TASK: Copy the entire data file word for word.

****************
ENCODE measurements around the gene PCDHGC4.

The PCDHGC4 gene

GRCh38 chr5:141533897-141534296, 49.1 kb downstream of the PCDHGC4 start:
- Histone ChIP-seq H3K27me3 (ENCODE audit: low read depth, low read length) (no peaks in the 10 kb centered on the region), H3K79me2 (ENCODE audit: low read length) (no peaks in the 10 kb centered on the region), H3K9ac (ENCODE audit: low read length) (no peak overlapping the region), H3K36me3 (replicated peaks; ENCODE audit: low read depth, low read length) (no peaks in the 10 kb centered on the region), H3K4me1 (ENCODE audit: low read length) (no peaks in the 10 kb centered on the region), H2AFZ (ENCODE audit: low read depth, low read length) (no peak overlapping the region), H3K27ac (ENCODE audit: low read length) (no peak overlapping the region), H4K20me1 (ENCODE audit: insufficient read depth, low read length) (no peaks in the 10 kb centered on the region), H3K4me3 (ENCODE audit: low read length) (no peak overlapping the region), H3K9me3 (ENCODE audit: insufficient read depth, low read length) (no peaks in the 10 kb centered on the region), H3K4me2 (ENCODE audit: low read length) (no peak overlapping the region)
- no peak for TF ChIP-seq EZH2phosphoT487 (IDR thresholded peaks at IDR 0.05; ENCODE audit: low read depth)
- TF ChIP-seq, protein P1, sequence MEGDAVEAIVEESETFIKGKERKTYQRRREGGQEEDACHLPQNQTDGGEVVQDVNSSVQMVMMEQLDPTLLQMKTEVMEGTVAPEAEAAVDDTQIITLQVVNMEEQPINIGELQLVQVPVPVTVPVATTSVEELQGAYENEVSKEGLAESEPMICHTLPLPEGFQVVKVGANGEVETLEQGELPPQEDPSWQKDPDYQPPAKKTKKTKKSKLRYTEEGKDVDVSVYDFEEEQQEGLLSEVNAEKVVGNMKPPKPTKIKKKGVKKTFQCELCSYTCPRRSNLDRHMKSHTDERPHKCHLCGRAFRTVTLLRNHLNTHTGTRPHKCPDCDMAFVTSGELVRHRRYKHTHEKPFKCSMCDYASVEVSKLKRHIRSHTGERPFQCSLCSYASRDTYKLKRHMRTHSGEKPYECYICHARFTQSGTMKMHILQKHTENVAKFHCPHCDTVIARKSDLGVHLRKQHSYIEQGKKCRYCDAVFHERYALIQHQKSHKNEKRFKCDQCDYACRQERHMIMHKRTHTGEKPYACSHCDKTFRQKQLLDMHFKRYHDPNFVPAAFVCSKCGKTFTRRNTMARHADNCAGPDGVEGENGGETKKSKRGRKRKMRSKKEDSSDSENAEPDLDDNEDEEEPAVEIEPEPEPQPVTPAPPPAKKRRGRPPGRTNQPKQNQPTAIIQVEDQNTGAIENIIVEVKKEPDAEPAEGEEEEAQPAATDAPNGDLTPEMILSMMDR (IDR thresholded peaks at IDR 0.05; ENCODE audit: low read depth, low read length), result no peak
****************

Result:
ENCODE measurements around the gene PCDHGC4.

The PCDHGC4 gene

GRCh38 chr5:141533897-141534296, 49.1 kb downstream of the PCDHGC4 start:
- Histone ChIP-seq H3K27me3 (ENCODE audit: low read depth, low read length) (no peaks in the 10 kb centered on the region), H3K79me2 (ENCODE audit: low read length) (no peaks in the 10 kb centered on the region), H3K9ac (ENCODE audit: low read length) (no peak overlapping the region), H3K36me3 (replicated peaks; ENCODE audit: low read depth, low read length) (no peaks in the 10 kb centered on the region), H3K4me1 (ENCODE audit: low read length) (no peaks in the 10 kb centered on the region), H2AFZ (ENCODE audit: low read depth, low read length) (no peak overlapping the region), H3K27ac (ENCODE audit: low read length) (no peak overlapping the region), H4K20me1 (ENCODE audit: insufficient read depth, low read length) (no peaks in the 10 kb centered on the region), H3K4me3 (ENCODE audit: low read length) (no peak overlapping the region), H3K9me3 (ENCODE audit: insufficient read depth, low read length) (no peaks in the 10 kb centered on the region), H3K4me2 (ENCODE audit: low read length) (no peak overlapping the region)
- no peak for TF ChIP-seq EZH2phosphoT487 (IDR thresholded peaks at IDR 0.05; ENCODE audit: low read depth)
- TF ChIP-seq, protein P1, sequence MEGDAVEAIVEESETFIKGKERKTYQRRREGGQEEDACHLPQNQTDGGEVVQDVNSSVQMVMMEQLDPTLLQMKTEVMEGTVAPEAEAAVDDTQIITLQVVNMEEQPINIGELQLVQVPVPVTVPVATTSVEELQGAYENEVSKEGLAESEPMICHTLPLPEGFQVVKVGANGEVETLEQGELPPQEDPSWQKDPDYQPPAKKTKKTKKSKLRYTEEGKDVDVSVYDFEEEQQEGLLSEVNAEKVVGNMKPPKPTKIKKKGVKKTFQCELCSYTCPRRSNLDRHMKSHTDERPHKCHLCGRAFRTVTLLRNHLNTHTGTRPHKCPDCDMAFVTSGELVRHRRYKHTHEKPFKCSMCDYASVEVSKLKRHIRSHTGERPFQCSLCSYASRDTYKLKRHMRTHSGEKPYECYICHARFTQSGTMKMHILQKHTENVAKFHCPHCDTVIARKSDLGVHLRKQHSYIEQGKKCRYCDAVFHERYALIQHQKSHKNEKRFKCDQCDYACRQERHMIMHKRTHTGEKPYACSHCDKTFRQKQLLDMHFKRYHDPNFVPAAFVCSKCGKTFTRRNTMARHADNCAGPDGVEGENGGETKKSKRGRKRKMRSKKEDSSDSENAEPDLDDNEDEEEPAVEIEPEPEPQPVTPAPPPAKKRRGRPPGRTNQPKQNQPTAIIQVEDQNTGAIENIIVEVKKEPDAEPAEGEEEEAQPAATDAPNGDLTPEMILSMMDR (IDR thresholded peaks at IDR 0.05; ENCODE audit: low read depth, low read length), result no peak